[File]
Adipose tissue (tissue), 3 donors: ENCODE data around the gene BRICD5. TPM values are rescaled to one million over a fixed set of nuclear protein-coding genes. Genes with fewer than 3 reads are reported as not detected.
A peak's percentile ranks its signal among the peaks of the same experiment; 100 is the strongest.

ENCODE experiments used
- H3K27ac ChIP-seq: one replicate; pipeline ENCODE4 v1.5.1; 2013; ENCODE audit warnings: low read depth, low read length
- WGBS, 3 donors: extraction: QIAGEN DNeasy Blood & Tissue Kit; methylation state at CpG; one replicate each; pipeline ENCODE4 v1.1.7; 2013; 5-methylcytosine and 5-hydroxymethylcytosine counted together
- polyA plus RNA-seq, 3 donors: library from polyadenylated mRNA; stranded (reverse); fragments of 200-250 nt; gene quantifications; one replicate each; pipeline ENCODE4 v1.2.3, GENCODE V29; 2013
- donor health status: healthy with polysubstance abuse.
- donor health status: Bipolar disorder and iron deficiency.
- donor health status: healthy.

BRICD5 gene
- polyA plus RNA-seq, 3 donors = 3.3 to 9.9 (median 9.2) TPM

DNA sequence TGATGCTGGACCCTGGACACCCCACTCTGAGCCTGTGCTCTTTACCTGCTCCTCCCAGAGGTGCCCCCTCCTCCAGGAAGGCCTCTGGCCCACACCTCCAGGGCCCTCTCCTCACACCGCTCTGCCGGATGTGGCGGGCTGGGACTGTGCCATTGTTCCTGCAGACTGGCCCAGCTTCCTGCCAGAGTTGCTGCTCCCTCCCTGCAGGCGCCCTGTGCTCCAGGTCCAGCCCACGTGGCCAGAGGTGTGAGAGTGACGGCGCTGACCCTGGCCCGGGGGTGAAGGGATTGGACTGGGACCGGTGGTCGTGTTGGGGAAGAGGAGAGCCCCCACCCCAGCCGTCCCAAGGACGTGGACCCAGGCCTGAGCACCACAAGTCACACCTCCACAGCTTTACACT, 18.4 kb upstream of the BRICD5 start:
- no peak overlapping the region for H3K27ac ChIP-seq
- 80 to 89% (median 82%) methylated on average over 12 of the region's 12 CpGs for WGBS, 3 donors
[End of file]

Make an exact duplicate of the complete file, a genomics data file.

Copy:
Adipose tissue (tissue), 3 donors: ENCODE data around the gene BRICD5. TPM values are rescaled to one million over a fixed set of nuclear protein-coding genes. Genes with fewer than 3 reads are reported as not detected.
A peak's percentile ranks its signal among the peaks of the same experiment; 100 is the strongest.

ENCODE experiments used
- H3K27ac ChIP-seq: one replicate; pipeline ENCODE4 v1.5.1; 2013; ENCODE audit warnings: low read depth, low read length
- WGBS, 3 donors: extraction: QIAGEN DNeasy Blood & Tissue Kit; methylation state at CpG; one replicate each; pipeline ENCODE4 v1.1.7; 2013; 5-methylcytosine and 5-hydroxymethylcytosine counted together
- polyA plus RNA-seq, 3 donors: library from polyadenylated mRNA; stranded (reverse); fragments of 200-250 nt; gene quantifications; one replicate each; pipeline ENCODE4 v1.2.3, GENCODE V29; 2013
- donor health status: healthy with polysubstance abuse.
- donor health status: Bipolar disorder and iron deficiency.
- donor health status: healthy.

BRICD5 gene
- polyA plus RNA-seq, 3 donors = 3.3 to 9.9 (median 9.2) TPM

DNA sequence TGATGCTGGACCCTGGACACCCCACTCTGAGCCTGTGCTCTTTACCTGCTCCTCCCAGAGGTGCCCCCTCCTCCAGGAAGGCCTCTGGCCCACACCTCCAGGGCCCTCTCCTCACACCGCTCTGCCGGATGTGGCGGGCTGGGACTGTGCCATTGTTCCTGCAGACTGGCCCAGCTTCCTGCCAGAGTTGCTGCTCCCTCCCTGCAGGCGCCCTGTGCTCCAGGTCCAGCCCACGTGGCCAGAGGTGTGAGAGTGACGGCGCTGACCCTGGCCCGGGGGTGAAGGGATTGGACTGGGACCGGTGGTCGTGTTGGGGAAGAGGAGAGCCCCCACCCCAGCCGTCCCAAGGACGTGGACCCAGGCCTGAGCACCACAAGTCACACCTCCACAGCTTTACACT, 18.4 kb upstream of the BRICD5 start:
- no peak overlapping the region for H3K27ac ChIP-seq
- 80 to 89% (median 82%) methylated on average over 12 of the region's 12 CpGs for WGBS, 3 donors